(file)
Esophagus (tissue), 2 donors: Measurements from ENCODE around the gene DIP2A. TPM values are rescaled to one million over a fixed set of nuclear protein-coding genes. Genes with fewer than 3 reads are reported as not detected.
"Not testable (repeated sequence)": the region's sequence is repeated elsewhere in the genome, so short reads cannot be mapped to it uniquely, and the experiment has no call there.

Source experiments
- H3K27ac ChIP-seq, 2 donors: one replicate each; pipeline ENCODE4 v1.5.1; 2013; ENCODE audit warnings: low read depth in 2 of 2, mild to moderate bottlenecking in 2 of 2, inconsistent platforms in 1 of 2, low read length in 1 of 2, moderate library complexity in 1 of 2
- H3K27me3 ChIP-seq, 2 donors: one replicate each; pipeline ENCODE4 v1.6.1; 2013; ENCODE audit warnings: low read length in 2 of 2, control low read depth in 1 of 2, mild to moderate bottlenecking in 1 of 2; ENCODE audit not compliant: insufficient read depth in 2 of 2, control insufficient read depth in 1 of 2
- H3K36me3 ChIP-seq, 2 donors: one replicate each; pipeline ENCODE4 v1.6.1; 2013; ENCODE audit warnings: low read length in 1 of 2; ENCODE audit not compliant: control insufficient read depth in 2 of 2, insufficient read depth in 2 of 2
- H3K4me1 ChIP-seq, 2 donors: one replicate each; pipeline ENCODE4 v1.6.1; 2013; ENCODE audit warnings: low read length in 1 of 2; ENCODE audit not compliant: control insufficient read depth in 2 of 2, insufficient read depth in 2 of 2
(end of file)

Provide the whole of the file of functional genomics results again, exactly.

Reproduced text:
Esophagus (tissue), 2 donors: Measurements from ENCODE around the gene DIP2A. TPM values are rescaled to one million over a fixed set of nuclear protein-coding genes. Genes with fewer than 3 reads are reported as not detected.
"Not testable (repeated sequence)": the region's sequence is repeated elsewhere in the genome, so short reads cannot be mapped to it uniquely, and the experiment has no call there.

Source experiments
- H3K27ac ChIP-seq, 2 donors: one replicate each; pipeline ENCODE4 v1.5.1; 2013; ENCODE audit warnings: low read depth in 2 of 2, mild to moderate bottlenecking in 2 of 2, inconsistent platforms in 1 of 2, low read length in 1 of 2, moderate library complexity in 1 of 2
- H3K27me3 ChIP-seq, 2 donors: one replicate each; pipeline ENCODE4 v1.6.1; 2013; ENCODE audit warnings: low read length in 2 of 2, control low read depth in 1 of 2, mild to moderate bottlenecking in 1 of 2; ENCODE audit not compliant: insufficient read depth in 2 of 2, control insufficient read depth in 1 of 2
- H3K36me3 ChIP-seq, 2 donors: one replicate each; pipeline ENCODE4 v1.6.1; 2013; ENCODE audit warnings: low read length in 1 of 2; ENCODE audit not compliant: control insufficient read depth in 2 of 2, insufficient read depth in 2 of 2
- H3K4me1 ChIP-seq, 2 donors: one replicate each; pipeline ENCODE4 v1.6.1; 2013; ENCODE audit warnings: low read length in 1 of 2; ENCODE audit not compliant: control insufficient read depth in 2 of 2, insufficient read depth in 2 of 2